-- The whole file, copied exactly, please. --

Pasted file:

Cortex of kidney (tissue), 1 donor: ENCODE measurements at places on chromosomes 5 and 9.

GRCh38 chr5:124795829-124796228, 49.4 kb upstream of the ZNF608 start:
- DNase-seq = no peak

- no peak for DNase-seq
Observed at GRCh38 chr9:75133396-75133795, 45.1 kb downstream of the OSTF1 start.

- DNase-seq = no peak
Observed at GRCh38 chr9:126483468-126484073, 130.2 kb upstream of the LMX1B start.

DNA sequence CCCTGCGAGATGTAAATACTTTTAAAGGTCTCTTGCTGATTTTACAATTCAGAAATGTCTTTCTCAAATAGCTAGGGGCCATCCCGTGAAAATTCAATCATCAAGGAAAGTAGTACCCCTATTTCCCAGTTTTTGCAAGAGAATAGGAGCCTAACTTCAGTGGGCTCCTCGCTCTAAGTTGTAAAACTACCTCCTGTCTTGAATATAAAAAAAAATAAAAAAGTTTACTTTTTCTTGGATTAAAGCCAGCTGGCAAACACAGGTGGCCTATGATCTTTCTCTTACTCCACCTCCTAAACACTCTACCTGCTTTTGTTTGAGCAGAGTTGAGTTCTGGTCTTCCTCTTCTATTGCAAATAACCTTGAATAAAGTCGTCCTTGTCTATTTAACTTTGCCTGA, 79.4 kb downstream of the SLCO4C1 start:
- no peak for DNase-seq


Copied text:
Cortex of kidney (tissue), 1 donor: ENCODE measurements at places on chromosomes 5 and 9.

GRCh38 chr5:124795829-124796228, 49.4 kb upstream of the ZNF608 start:
- DNase-seq = no peak

- no peak for DNase-seq
Observed at GRCh38 chr9:75133396-75133795, 45.1 kb downstream of the OSTF1 start.

- DNase-seq = no peak
Observed at GRCh38 chr9:126483468-126484073, 130.2 kb upstream of the LMX1B start.

DNA sequence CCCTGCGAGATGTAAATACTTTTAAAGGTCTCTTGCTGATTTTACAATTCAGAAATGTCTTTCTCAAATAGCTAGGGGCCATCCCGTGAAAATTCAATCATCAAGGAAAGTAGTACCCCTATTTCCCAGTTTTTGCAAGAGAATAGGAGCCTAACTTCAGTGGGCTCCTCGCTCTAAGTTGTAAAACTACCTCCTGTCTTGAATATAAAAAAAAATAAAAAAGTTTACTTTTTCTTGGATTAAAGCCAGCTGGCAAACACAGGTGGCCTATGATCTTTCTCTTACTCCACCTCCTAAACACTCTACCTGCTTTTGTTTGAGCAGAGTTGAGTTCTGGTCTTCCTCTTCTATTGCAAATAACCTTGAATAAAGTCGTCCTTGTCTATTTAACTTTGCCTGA, 79.4 kb downstream of the SLCO4C1 start:
- no peak for DNase-seq